So, is Koch Industries one of the largest sources of political cash, in Wisconsin or elsewhere? Not even close. In fact, nearly all of the top moneybags in politics are on the Democratic side of the aisle […] You have to get down to number 19 before you find a big-time donor that gives significantly more to Republicans than Democrats. And at $2 million an election cycle, the Kochs have a long way to go before they can be considered big-time contributors.
What’s more, of the top 20 donors, 12–more than half–are unions. Isn’t there an untold story here? Aren’t the Koch brothers lonely rebels who are trying to offset the monolithic power and unparalleled financial muscle of the unions, especially the public employee unions? Isn’t that what the Wisconsin story is really about?
Making boogeymen out of donations from businessmen stems from the Progressive practice of labeling any policy goal or interest that doesn’t line up with the Progressive agenda as a “special interest” automatically opposed to the public good. The truth is, all organizations that try to sway policy in either direction on anything – tax cuts, defense spending, health care, Israel, guns, abortion, gay marriage, environmental regulations, education, you name it – have an “interest” of some sort, and can just as easily be defined as a “special interest group.”
Liberals are also alternating between glee and outrage over the audio of a call some foul-mouthed soldier hater named Ian Murphy made to Walker, impersonating David Koch. The talking points on this are that Walker’s a moron for falling for it, and it proves he’s in cahoots with Koch. But as Ann Althouse points out, it reveals nothing of the sort:
You could say that it’s bad that the prankster got through, but that shows that he’s willing to talk to a lot of people and also that David Koch isn’t a frequent caller who gets special treatment and is recognized by his caller ID and his voice and manner of speaking.
Doesn’t this prank call prove that Scott Walker is not close to Koch? He doesn’t recognize his voice! He doesn’t drift into a more personal style of speech. He treats him like a generic political supporter.
Greg Sargent summarizes the “controversial” bits:
Walker doesn’t bat an eye when Koch describes the opposition as “Democrat bastards.”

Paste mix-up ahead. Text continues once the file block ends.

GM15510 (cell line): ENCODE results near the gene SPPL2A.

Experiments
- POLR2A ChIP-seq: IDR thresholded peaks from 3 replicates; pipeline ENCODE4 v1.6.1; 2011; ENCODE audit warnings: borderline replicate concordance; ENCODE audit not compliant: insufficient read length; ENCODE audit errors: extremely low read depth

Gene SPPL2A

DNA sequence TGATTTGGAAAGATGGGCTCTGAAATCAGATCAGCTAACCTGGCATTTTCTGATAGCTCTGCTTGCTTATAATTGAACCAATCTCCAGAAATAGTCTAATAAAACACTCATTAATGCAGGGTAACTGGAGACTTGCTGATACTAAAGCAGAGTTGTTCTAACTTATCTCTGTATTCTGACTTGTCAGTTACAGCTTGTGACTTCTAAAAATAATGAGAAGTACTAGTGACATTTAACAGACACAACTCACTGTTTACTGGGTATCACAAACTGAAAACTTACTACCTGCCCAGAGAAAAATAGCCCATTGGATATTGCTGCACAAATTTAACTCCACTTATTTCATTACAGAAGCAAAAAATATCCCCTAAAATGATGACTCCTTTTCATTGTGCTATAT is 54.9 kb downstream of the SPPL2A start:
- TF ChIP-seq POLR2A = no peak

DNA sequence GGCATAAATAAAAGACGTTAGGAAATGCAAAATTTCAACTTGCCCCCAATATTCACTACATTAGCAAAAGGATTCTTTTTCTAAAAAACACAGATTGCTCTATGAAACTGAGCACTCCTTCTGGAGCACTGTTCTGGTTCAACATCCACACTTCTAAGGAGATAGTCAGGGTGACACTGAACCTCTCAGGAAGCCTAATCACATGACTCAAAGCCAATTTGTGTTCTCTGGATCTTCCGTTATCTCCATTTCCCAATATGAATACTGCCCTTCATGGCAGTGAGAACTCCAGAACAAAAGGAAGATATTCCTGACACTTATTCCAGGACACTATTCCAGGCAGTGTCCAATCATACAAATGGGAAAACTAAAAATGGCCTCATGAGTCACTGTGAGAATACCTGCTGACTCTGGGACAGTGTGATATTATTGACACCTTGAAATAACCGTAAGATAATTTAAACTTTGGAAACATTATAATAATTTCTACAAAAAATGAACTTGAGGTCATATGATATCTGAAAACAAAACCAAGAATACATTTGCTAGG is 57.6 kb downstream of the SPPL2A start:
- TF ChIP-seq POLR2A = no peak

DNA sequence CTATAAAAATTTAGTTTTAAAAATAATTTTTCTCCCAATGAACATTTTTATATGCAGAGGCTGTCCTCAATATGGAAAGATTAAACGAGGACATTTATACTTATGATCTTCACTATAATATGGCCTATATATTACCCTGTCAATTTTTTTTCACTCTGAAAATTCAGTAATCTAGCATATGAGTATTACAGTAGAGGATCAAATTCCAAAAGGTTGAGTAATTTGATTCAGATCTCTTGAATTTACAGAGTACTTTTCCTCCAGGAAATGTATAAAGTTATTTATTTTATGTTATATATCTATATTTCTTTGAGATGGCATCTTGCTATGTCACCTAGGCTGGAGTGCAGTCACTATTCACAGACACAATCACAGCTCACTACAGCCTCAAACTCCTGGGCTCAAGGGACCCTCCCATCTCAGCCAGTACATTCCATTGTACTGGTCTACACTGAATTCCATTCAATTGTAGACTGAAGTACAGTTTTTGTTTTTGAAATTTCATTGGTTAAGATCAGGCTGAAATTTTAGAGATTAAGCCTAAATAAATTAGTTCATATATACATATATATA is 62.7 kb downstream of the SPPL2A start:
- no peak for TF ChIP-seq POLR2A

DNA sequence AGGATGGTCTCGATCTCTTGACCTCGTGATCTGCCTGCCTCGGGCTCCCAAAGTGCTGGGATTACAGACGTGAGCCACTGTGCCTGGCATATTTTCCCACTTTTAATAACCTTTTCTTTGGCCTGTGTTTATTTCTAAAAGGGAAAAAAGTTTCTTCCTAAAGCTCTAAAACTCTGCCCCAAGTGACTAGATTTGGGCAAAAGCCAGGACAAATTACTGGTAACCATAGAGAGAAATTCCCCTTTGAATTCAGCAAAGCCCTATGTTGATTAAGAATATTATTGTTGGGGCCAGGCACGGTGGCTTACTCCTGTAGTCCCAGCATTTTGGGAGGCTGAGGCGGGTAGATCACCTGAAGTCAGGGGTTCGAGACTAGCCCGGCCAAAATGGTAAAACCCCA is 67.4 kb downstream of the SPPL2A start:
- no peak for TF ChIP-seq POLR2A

I wouldn’t bat an eye, either. These are Democrats we’re talking about.
Walker reveals that he and other Republicans are looking at whether they can charge an “ethics code violation if not an outright felony” if unions are paying for food or lodging for any of the Dem state senators.
Sounds to me like that would be worth looking into. I’m not aware that any of that is going on, and accordingly, Walker hasn’t publicly made any such accusation. What’s the problem?
Walker says he’s sending out notices next week to some five or six thousand state workers letting them know that they are “at risk” of layoffs.
“Beautiful, beautiful,” the Koch impersonator replies. “You gotta crush that union.”
Walker’s been saying that in public, too. As for “Koch’s” reaction, I agree with Althouse: “Walker just ignores that stuff and goes on with his standard points, which is probably the standard strategy that most politicians use when people interact with them.”
In a key detail, Walker reveals that he is, in effect, laying a trap for Wisconsin Dems. He says he is mulling inviting the Senate and Assembly Dem and GOP leaders to sit down and talk, but only if all the missing Senate Dems return to work.
Then, tellingly, he reveals that the real game plan here is that if they do return, Republicans might be able to use a procedural move to move forward with their proposal.
“If they’re actually in session for that day and they take a recess, this 19 Senate Republicans could then go into action and they’d have a quorum because they started out that way,” he says. “If you heard that I was going to talk to them that would be the only reason why.”
Again, what’s the problem? Wisconsin Democrats aren’t acting in good faith. They’re not doing the people’s business. Walker is discussing ways to get them to do their jobs. Democrats opened this can of worms by fleeing the state instead of voting. (Besides, it’s not as if the Dems don’t know the quorum rules themselves.)
Then the fake Koch says this: “Bring a baseball bat. That’s what I’d do.”
Walker doesn’t bat an eye, and responds: “I have one in my office, you’d be happy with that. I’ve got a slugger with my name on it.”
Genuine calls to violence are over the line (except when Democrats do it, apparently), but come on. It’s a private conversation. People make jokes like this (“knocking some sense into” political foes) all the time. What, do liberals think these guys were conspiring to beat up Democrats? Or to just intimidate them? (Nope, that can’t be it – liberals don’t have a problem with political intimidation using melee weapons.)
Murphy: “What we were thinking about the crowds was, planting some troublemakers.”